LONDON (Reuters) – The stock market bull has been running more or less since early-2009, with almost 200 percent in gains on world stocks at the start of 2018.
But ever since hitting record highs early in the year, several equity indexes have been undermined by a poisonous cocktail of rising interest rates, trade tensions, and currency crises in emerging markets.
In fact, the bull has turned into a bear in several places: a growing number of equity indexes across the globe have slipped into ‘bear’ territory – commonly defined as a price drop of 20 percent or more from their highest levels in 52 weeks.
(Graphics of ‘Index performance from 52-week highs and bear markets ‘ – https://tmsnrt.rs/2QKKYgS)
The share of bears by index is catching up all over the world too – from West to East, from developed to emerging markets. Korea’s KOSPI Composite index <.KS11> – considered by some to be a bellwether for the global economy – recently dipped past the bear market threshold.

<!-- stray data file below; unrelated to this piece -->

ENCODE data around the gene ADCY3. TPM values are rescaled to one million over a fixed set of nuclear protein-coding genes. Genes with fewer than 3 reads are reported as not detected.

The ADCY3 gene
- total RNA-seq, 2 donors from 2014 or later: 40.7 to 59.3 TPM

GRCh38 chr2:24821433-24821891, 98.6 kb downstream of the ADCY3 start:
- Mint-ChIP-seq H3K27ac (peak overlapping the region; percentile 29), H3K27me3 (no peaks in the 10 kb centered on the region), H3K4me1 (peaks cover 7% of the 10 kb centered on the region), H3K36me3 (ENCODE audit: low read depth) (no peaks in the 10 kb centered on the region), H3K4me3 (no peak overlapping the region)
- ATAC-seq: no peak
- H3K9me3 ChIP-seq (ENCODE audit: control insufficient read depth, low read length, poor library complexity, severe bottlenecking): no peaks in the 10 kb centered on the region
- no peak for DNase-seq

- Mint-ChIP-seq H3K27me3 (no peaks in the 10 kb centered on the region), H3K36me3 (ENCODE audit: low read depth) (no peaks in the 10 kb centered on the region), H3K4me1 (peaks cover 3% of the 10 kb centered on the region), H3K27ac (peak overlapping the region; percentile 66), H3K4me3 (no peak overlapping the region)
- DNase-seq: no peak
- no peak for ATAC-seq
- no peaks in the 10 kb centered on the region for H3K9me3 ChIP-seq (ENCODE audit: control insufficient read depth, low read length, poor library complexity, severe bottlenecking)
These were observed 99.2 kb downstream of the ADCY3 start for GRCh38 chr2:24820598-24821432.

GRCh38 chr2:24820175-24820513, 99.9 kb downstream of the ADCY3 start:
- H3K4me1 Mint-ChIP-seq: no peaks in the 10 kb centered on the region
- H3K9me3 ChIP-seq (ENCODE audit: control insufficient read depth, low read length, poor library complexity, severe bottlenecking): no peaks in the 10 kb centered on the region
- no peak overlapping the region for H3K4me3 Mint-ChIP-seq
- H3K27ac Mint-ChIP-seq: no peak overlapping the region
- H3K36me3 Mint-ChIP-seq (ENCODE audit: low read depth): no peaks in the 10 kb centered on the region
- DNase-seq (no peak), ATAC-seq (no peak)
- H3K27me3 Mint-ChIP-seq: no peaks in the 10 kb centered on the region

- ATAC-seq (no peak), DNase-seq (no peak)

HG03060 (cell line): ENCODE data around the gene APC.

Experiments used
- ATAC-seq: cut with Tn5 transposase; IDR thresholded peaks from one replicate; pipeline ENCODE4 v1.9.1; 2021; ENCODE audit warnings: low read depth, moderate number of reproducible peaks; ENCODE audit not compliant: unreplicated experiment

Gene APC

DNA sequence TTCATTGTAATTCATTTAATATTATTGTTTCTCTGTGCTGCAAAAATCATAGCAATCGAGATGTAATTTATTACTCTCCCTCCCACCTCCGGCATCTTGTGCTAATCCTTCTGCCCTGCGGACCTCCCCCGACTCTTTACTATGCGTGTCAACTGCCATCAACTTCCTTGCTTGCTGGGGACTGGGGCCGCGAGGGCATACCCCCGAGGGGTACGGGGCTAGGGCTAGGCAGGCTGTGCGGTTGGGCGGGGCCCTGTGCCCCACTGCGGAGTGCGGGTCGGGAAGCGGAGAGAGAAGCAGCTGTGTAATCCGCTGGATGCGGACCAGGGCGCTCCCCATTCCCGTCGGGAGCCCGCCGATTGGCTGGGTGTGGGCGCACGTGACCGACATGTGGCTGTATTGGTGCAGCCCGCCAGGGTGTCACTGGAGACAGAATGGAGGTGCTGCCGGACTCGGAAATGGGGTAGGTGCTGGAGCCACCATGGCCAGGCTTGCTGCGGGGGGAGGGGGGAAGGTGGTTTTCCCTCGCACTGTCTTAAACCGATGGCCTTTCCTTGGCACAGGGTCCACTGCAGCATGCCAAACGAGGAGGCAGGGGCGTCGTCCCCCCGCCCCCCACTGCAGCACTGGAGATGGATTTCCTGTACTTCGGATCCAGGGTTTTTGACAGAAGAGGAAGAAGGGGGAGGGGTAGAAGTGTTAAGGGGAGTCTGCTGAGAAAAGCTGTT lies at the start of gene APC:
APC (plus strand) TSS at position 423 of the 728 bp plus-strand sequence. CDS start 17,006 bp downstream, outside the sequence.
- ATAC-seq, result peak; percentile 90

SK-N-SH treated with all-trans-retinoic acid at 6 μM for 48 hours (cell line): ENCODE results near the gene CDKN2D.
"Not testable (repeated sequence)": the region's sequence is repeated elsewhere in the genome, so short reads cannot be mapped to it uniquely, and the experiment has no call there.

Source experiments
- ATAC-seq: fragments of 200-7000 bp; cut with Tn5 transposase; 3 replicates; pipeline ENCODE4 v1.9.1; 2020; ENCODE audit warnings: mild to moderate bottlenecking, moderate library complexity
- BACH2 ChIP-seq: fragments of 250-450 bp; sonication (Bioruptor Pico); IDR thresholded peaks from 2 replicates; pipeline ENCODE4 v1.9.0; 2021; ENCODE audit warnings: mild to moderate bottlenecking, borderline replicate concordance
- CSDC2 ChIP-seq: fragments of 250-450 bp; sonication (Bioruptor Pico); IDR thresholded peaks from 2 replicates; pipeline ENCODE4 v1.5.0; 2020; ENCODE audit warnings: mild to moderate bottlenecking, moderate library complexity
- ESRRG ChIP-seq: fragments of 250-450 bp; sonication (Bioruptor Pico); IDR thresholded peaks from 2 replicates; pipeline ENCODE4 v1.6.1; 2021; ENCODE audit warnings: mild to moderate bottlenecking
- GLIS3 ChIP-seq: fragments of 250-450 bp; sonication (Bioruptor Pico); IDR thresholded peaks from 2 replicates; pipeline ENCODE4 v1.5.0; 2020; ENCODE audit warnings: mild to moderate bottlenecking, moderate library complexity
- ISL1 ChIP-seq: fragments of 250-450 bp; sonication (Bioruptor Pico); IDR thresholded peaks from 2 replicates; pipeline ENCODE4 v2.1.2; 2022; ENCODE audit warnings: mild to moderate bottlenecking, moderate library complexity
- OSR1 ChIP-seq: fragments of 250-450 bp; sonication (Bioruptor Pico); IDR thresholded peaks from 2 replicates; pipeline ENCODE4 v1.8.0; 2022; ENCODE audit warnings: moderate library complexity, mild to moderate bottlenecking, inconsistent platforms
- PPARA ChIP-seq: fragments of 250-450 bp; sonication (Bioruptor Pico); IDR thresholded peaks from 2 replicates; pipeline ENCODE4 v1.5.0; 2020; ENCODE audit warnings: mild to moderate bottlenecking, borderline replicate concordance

(Graphics of ‘Major global indexes’ – https://tmsnrt.rs/2QP4dpG)
In this interactive graphic https://tmsnrt.rs/2QCzyvm, Reuters shows the performance of an array of major stock indexes relative to their 52-week highs, as well as the share of index constituents in bear markets.
The graphic also shows the bull-bear spread: the gap between bullish and bearish sentiment surveys of individual American investors, which indicates how investors feel about the future direction of the market in the next 6 months.
(Graphics of ‘Bull-bear spread’ – https://tmsnrt.rs/2QLhbEz)
The gap as of November 2018 stands at a positive 3.5 percent, indicating that investors on balance feel that the market’s prospects are positive. But this is the lowest read of net bullish sentiment since July 2017, indicating how sentiment has turned.
(Reporting by Ritvik Carvalho and Lea Desrayaud; Editing by Richard Balmforth)